As someone who embraces technology, I prefer to make all my travel arrangements online since it’s usually faster and less expensive. Two weeks ago, for example, I booked a business reservation online through an airline’s website primarily because it cost several hundred dollars less than my usual online travel service. The booking process was great and the terms and conditions stated that I could cancel within 24 hours and my purchase fee would be refunded.
When the dates of my trip changed the next morning, I jumped online, cancelled the trip (there was large fee to simply change the ticket) and booked a new flight. I thought little of the matter until a week later when I checked my credit card and found identical charges for each ticket. I immediately emailed the refund department. When they didn’t respond after three days, I emailed them again.
Finally, I called the reservation number, only to be met with my favorite message: “all agents are currently assisting other callers but your call is important to us and will be answered in the order that it was received.” After waiting for about 10 minutes, I spoke to an agent who said the fee was valid as I had not cancelled the ticket within 24 hours. After composing myself (no small task), I calmly explained that I had, in fact, had cancelled within the 24-hour window. They retracted the fee.
This underscores a fundamental problem, which typically occurs when organizations fail to fully implement automation across the entire business process. I suspect there was a manual determination in the case of my cancelled ticket, but there are often no effective checks and balances to ensure the end-to-end customer process is executed effectively.
Ironically, one of the attributes of effective service management is ensuring that requests for service, or a refund in my case, is logged and remains open until the transaction is effectively executed. The lack of responses to my email clearly indicates that this airline’s processes are not well run. This was reinforced when the agent who processed my refund said I should never cancel online and expect a refund because the process doesn’t work!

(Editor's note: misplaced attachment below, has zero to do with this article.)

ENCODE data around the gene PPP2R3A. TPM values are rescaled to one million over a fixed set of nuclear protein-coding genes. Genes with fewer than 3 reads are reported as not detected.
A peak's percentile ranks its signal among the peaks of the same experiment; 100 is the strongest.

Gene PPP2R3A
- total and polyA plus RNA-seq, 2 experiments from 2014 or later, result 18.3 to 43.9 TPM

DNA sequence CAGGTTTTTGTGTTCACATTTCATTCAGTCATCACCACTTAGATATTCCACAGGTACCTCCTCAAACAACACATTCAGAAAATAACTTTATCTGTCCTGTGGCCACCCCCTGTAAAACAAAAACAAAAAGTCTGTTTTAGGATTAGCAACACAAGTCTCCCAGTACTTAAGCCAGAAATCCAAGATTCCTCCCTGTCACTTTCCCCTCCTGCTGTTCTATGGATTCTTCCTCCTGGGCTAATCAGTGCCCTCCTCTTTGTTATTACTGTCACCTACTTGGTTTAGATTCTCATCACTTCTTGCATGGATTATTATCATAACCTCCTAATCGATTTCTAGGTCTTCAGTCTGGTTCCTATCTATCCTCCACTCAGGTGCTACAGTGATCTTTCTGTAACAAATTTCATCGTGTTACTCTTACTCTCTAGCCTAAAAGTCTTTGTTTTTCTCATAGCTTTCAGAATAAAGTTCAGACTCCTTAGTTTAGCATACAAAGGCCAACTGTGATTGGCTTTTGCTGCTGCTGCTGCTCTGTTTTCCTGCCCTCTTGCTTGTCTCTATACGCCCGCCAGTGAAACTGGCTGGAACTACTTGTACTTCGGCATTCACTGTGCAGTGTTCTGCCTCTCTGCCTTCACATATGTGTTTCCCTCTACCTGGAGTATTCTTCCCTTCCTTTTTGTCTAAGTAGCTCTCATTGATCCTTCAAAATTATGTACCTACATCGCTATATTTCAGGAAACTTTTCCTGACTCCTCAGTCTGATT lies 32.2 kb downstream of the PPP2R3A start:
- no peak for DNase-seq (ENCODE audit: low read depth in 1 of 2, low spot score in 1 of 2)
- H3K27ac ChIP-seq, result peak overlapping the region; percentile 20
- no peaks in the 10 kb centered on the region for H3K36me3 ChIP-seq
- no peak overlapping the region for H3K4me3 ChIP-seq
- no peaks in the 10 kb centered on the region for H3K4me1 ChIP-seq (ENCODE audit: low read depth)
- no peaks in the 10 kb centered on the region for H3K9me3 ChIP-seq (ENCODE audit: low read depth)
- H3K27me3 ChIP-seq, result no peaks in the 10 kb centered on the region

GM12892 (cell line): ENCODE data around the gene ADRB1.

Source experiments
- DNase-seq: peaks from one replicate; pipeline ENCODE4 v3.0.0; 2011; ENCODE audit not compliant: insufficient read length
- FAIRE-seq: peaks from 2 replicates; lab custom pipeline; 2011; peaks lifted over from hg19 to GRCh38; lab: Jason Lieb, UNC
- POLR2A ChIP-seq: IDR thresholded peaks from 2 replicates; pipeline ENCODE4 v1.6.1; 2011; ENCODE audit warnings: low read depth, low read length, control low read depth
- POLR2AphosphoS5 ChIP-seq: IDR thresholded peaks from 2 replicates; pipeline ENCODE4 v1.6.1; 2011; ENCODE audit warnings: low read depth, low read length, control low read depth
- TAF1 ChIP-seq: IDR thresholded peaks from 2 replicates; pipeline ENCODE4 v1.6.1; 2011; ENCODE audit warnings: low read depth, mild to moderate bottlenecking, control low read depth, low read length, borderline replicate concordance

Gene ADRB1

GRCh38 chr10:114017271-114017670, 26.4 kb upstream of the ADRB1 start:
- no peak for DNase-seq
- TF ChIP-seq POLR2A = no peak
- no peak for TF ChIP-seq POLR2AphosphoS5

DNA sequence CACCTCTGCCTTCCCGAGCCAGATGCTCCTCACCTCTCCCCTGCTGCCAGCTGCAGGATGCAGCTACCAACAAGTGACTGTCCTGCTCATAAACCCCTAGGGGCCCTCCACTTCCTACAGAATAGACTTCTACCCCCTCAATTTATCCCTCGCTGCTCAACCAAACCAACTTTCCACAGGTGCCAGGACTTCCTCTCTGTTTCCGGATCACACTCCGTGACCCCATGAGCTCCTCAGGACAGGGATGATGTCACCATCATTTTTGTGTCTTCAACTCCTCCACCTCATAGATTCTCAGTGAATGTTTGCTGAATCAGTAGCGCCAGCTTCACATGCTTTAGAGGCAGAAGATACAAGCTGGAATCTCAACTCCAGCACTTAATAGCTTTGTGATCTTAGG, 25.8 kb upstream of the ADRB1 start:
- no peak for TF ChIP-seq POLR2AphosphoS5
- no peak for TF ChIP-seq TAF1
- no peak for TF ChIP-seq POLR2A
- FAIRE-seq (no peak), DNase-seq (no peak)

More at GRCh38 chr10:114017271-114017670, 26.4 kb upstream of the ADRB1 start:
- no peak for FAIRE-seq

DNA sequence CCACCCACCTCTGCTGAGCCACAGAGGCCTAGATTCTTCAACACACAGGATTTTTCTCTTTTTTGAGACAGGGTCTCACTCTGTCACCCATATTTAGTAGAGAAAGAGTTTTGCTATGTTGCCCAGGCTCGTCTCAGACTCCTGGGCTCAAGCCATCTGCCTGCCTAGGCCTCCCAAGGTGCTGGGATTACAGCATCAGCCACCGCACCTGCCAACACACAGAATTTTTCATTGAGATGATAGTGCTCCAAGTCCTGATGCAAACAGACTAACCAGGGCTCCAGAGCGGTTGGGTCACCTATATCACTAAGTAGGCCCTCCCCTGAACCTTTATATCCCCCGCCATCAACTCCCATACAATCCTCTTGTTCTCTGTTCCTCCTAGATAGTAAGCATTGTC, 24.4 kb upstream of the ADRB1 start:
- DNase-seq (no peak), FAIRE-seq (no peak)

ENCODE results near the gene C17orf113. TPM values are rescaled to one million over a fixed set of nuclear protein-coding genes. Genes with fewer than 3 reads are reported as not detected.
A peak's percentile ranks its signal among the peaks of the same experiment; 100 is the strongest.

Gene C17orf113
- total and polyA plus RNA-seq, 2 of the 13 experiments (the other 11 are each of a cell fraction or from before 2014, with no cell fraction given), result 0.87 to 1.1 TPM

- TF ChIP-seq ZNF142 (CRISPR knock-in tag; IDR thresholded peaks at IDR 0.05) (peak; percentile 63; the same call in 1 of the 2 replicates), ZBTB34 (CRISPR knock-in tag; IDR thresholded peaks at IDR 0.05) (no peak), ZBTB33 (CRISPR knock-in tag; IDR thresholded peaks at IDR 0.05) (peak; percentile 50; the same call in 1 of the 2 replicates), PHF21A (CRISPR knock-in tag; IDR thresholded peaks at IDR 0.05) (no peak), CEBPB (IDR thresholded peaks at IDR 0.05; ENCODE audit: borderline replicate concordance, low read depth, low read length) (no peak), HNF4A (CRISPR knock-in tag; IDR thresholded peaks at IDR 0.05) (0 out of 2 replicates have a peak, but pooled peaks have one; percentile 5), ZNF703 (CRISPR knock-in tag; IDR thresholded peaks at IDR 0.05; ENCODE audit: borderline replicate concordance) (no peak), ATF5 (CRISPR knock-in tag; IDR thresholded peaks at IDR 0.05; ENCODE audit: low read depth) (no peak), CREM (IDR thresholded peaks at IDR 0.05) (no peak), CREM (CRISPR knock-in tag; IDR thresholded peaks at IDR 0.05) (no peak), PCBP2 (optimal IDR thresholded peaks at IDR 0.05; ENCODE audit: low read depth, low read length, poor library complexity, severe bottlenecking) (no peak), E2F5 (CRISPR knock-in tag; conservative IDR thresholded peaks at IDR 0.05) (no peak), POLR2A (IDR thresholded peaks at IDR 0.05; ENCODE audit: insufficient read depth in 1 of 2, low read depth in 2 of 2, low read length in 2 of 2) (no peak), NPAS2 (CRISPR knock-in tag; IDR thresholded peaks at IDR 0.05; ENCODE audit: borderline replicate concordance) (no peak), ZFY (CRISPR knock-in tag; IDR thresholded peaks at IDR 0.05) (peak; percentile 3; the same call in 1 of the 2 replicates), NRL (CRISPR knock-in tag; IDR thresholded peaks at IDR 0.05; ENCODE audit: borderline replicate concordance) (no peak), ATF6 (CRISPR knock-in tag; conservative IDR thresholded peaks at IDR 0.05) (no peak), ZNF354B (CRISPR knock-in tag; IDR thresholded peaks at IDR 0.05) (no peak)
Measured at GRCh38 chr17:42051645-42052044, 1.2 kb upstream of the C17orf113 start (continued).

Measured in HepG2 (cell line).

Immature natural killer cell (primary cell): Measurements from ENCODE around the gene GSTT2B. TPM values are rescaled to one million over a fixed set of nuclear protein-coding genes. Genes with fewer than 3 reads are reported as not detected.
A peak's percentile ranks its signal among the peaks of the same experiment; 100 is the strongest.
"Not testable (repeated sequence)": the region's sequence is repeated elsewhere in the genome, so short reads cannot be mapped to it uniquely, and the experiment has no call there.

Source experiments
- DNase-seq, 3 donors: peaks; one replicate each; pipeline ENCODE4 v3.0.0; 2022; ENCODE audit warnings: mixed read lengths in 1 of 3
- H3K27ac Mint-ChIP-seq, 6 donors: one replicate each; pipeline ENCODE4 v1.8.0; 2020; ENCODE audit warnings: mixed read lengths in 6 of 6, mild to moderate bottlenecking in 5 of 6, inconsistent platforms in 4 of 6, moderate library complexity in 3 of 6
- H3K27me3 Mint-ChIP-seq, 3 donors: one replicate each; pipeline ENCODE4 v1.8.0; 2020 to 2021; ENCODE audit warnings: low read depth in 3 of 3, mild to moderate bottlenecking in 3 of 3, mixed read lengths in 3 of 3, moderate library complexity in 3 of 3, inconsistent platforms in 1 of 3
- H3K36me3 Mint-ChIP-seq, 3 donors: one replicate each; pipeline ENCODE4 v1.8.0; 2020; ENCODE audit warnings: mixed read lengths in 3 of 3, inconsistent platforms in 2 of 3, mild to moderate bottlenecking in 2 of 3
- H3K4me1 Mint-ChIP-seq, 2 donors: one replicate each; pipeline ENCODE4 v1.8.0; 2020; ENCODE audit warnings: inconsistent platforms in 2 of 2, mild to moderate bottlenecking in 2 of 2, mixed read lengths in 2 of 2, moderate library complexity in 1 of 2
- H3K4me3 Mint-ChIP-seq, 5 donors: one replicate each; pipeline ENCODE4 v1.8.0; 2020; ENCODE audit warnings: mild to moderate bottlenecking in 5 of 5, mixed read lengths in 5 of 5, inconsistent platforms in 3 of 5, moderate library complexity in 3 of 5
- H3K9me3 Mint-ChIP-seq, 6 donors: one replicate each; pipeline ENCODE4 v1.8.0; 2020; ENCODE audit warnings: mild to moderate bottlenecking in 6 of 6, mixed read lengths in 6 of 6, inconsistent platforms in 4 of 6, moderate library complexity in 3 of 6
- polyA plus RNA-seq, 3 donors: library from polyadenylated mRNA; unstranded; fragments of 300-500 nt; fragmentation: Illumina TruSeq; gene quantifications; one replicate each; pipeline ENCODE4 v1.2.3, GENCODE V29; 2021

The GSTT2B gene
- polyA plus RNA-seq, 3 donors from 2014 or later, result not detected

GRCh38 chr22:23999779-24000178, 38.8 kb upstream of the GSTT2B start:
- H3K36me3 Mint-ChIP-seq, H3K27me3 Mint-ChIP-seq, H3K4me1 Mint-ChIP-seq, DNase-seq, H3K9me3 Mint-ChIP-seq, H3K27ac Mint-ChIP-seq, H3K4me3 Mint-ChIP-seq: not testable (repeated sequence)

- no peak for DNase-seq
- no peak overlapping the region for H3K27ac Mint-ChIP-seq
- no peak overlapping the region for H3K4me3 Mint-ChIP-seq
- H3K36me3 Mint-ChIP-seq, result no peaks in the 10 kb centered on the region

In this case, the email process didn’t work either. A week later, I received two emails telling me that my email is important to the airline but I had yet to receive a reply to my refund request.
Some people tell me that service management is no longer relevant in this new era of mobility, automation of everything and business developing its own services. In fact, I believe that opposite is true: service management is more important than ever.
If you are going to instrument automation, then you need to track the requests and their execution, escalate where relevant and so on. You do need to design your services properly, ensuring that the appropriate processes are in place and that you can instrument events, audit checkpoints, alerts and escalations where relevant. The critical aspect here is that a well-designed process supporting the business service is becoming more relevant with the dependence of business on technology. That said it is a continual improvement process so be prepared to iterate over time.
If you’ve had similar experiences, please share them or tweet me @RobertEStroud. I’d really like to hear from you.
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